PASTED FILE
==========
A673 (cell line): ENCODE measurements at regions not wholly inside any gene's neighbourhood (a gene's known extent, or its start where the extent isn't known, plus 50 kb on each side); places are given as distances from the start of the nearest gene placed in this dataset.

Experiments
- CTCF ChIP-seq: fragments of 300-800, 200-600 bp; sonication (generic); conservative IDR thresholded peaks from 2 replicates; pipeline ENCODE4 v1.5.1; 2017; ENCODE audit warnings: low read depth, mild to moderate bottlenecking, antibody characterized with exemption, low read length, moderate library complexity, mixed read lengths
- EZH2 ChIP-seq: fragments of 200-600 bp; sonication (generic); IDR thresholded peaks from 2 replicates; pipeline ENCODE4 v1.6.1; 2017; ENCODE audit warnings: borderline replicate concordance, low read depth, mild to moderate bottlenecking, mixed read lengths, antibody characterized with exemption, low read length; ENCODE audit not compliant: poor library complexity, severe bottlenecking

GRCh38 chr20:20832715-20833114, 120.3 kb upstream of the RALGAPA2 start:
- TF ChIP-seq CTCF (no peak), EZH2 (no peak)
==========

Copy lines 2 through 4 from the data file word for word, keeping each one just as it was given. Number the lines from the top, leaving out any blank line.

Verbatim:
Experiments
- CTCF ChIP-seq: fragments of 300-800, 200-600 bp; sonication (generic); conservative IDR thresholded peaks from 2 replicates; pipeline ENCODE4 v1.5.1; 2017; ENCODE audit warnings: low read depth, mild to moderate bottlenecking, antibody characterized with exemption, low read length, moderate library complexity, mixed read lengths
- EZH2 ChIP-seq: fragments of 200-600 bp; sonication (generic); IDR thresholded peaks from 2 replicates; pipeline ENCODE4 v1.6.1; 2017; ENCODE audit warnings: borderline replicate concordance, low read depth, mild to moderate bottlenecking, mixed read lengths, antibody characterized with exemption, low read length; ENCODE audit not compliant: poor library complexity, severe bottlenecking